Dante Audio Networking System offers ensemble players virtually no audio latency
Soprano Alissa Goretsky's ‘21 first vocal coaching since COVID-19 struck at was anything but typical.
"My teacher called me and asked if I wanted to try something out with him," she recalled. "So I showed up to a conservatory room, and there was a microphone and a pair of headphones on a table," she recalled. "My coach and teacher were in other rooms in the building with a similar setup."
After warming up with some scales, she sang through a Mozart aria with her pianist performing in real time in a different space, another microphone capturing and mixing the sound in everyone's headphones.
“You're not in the same room, but it's almost like you are.”
With COVID-19 preventing musicians from gathering safely in larger numbers, many performers have turned to technology as a means of playing together. Still, individuals had to record their parts separately, combining them later into collage-style videos—the quality and lag inherent in current technology prohibited clean, simultaneous live performances.
Until now, that is.
"Once we realized we were in sync we just said 'wow.' This is impressive," Goretsky said. "You're not in the same room, but it's almost like you are. Being back in that space at SFCM was just amazing after so long away."
The system supports far more than just two players. "Sept. 29 was our first Dante system test with the full orchestra," said Taurin Barrera, Acting Executive Director of Technology and Applied Composition at SFCM.
He's referring to a network of linked microphones using Dante audio technology in about 30 different practice and ensemble rooms at the conservatory that allow for synchronous performances. "It's uncanny to have a full orchestra playing together again in this day and age," he said, noting that the orchestra read through a new work by alumnus and philanthropist Gordon Getty.
“The sound quality is better than CD quality at 48,000 samples per second, and Barrera said the latency is only about 4-10 milliseconds, short enough to perform in real time with one another.”
SFCM is the first conservatory in the U.S. to have solved the issue of socially distanced large ensemble playing.
Staff members spent several weeks this summer installing the technology. Where previously this would have required an unfeasible number of wires and mixing, the Dante system condenses all of the cordage to a single ethernet cable that places each mic on the same network. "It's almost like an internet of musical devices," Barrera said. Currently the tech is audio only, but the conservatory has CCTV (closed circuit television) systems built in as well which allows for some video elements as well.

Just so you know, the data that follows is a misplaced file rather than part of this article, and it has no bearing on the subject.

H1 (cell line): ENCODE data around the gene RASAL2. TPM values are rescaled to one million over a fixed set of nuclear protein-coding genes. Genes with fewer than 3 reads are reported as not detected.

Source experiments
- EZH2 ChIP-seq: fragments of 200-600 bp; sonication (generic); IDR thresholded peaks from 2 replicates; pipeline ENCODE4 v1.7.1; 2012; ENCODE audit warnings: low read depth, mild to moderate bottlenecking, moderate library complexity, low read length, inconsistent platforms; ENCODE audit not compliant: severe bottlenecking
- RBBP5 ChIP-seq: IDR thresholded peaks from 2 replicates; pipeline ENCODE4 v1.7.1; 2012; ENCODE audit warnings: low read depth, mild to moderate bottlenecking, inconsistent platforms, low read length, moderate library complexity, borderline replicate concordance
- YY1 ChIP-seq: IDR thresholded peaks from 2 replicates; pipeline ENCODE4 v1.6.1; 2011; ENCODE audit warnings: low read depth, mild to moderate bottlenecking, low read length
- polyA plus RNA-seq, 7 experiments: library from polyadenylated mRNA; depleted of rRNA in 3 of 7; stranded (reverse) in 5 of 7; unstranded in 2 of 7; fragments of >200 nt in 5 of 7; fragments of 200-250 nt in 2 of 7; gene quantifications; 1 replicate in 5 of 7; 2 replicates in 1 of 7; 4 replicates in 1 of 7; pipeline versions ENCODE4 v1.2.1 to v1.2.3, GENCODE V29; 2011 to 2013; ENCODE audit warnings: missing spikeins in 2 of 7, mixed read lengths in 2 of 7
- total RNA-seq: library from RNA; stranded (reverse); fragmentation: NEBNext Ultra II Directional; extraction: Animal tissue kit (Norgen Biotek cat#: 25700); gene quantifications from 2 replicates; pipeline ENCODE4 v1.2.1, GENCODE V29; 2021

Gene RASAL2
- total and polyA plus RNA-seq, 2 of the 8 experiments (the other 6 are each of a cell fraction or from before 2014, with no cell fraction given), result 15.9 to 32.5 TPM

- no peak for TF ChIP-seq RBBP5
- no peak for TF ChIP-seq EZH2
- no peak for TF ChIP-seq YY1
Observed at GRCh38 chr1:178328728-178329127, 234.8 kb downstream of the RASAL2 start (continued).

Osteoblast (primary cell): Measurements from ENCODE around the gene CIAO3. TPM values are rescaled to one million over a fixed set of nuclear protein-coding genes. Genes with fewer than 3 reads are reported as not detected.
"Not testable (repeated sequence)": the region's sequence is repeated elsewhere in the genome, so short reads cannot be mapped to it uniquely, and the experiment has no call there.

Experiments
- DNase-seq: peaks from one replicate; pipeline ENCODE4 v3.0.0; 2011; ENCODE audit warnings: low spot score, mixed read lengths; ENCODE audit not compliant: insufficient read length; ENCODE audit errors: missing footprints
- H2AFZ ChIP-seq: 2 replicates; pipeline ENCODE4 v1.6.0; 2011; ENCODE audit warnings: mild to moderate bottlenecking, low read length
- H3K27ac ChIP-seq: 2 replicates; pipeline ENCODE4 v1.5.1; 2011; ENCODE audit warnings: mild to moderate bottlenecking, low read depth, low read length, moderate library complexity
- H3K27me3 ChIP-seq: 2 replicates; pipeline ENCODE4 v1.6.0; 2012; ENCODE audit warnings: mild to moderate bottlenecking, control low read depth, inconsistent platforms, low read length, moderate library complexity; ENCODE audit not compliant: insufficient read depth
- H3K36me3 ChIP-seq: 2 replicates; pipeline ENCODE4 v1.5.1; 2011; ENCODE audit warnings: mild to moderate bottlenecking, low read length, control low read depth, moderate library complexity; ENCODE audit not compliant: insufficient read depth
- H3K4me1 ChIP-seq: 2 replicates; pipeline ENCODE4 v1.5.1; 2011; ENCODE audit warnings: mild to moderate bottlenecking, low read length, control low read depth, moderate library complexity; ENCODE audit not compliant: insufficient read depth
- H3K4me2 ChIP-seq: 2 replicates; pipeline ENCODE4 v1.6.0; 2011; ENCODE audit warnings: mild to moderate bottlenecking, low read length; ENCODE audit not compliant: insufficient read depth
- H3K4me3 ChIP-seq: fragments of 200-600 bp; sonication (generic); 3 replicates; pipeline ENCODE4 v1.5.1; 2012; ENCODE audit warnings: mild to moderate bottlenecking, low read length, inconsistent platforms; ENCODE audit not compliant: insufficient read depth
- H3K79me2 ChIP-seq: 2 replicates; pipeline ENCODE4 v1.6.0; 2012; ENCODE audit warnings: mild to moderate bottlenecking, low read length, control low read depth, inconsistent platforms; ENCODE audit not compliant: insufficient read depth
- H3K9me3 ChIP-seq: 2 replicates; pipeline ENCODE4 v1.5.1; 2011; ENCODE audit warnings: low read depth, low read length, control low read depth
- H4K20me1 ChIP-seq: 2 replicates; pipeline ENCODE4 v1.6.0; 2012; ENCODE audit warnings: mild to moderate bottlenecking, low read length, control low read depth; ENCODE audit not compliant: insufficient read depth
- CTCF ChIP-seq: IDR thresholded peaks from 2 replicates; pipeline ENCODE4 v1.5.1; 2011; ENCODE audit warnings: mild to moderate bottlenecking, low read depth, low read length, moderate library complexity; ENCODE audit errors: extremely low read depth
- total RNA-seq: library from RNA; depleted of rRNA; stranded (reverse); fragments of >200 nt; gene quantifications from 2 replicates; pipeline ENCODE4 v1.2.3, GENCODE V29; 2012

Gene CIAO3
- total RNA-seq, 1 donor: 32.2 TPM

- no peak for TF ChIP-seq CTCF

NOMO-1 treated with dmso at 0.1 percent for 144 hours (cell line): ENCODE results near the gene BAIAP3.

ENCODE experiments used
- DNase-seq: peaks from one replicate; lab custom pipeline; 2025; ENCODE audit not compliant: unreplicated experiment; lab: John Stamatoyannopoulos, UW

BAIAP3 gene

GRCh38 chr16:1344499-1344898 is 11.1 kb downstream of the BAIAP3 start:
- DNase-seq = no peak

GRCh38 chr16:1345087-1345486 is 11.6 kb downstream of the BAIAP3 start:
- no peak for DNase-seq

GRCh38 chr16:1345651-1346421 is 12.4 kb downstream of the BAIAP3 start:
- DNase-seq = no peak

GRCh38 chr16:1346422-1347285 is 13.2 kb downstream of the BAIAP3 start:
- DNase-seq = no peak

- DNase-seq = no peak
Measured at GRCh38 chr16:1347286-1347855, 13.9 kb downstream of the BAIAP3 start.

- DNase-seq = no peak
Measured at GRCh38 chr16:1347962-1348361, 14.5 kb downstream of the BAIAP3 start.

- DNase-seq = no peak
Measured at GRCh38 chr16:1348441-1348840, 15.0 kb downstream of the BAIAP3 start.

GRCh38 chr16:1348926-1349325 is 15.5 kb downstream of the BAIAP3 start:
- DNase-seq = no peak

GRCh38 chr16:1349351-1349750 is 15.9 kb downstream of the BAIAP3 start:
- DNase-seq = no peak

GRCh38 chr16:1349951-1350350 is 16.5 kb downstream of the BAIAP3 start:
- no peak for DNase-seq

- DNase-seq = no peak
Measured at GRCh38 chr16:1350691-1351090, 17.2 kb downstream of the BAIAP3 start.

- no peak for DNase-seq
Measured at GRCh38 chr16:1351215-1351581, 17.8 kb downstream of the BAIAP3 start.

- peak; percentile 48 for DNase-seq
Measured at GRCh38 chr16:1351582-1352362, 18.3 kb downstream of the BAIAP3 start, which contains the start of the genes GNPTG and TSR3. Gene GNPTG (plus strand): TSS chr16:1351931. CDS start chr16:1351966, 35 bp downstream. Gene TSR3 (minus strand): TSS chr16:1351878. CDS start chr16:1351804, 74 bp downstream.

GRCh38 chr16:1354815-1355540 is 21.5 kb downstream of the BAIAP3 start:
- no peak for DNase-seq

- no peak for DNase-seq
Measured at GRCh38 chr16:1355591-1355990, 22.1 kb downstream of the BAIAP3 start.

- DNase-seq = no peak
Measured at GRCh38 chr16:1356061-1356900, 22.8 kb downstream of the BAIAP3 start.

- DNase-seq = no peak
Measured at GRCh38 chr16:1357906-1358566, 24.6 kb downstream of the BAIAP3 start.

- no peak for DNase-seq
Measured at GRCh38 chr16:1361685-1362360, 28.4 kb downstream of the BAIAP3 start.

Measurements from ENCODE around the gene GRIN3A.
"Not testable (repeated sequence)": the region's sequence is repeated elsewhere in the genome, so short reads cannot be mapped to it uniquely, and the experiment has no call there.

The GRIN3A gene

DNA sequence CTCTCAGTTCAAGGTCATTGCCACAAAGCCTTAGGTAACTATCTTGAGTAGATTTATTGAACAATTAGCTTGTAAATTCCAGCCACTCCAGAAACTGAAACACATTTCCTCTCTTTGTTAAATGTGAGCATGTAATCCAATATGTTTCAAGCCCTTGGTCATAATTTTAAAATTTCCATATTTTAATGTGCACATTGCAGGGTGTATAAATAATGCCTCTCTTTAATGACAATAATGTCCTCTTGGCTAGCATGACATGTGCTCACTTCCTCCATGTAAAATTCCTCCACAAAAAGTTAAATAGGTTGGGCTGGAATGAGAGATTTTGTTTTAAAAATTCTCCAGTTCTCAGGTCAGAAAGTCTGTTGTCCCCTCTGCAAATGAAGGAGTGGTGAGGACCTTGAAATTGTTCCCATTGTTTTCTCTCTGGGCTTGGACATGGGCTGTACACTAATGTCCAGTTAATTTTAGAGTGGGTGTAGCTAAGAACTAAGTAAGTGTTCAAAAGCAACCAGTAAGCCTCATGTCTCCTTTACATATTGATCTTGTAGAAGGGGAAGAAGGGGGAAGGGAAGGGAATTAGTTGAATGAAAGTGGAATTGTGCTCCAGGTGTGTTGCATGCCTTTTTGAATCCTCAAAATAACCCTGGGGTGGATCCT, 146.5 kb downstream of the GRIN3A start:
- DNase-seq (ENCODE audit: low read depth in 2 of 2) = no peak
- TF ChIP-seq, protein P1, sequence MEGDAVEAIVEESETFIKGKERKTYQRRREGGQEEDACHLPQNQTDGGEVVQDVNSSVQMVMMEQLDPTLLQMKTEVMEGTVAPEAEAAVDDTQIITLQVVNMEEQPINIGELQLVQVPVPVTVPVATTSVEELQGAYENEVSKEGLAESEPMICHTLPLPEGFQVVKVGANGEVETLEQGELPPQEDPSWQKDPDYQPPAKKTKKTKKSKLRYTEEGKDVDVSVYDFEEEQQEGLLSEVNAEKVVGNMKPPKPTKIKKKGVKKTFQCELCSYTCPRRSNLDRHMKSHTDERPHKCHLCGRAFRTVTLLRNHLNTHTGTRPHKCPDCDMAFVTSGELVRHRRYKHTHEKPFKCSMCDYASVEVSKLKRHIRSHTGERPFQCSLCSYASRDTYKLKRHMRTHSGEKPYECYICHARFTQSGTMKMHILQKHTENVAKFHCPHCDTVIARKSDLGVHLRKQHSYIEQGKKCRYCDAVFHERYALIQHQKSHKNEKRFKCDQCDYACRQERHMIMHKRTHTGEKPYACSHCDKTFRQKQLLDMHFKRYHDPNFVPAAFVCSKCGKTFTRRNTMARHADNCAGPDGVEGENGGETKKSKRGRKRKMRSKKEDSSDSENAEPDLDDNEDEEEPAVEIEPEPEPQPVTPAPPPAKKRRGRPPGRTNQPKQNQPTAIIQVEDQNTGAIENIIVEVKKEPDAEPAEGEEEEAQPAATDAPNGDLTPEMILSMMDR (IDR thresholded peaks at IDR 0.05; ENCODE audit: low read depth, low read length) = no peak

With 30 networked rooms, teachings and coaching sessions and rehearsals for 2-30 people can once more take place. The sound quality is better than CD quality at 48,000 samples per second, and Barrera said the latency is only about 4-10 milliseconds, short enough to perform in real time with one another. "You don't even think about the tech when you get into a flow state of making music," he added. "We planned to add Dante to the new Bowes Center building about four years ago, which is still under construction. Then with COVID-19, we realized this would be a perfect solution for socially distanced performing and decided to retrofit the current building."
Goretsky concurred, noting how easy and effective the system is to use. "There's a dial to adjust your volume or their volume, and I kept my left ear open to hear myself and a headphone on my right ear to hear the piano," she said. "I'm really looking forward to doing it again."
This fall, the Conservatory is charging forward with an ambitious calendar of performances featuring concerts by large and small ensembles alike, many of which will be facilitated using Dante. "We're dreaming up new ways to present music using this system," Barrera said. The tech also supports day-to-day operations like lectures and recording. Dante's technology has risen to the top of steep competition between various audio-visual networking formats in recent years and is now fairly ubiquitous in recording studios.
"We're kind of at a crossroads in the audio world between analog and digital," Barrera said. "The classical world has traditionally been an analog experience. In the spring time all this tech became a part of all our music making. This is actually a great opportunity to show how mic techniques and being comfortable with digital audio is a significant part of a musicians' career in 2020."
Browse this season’s virtual concert series.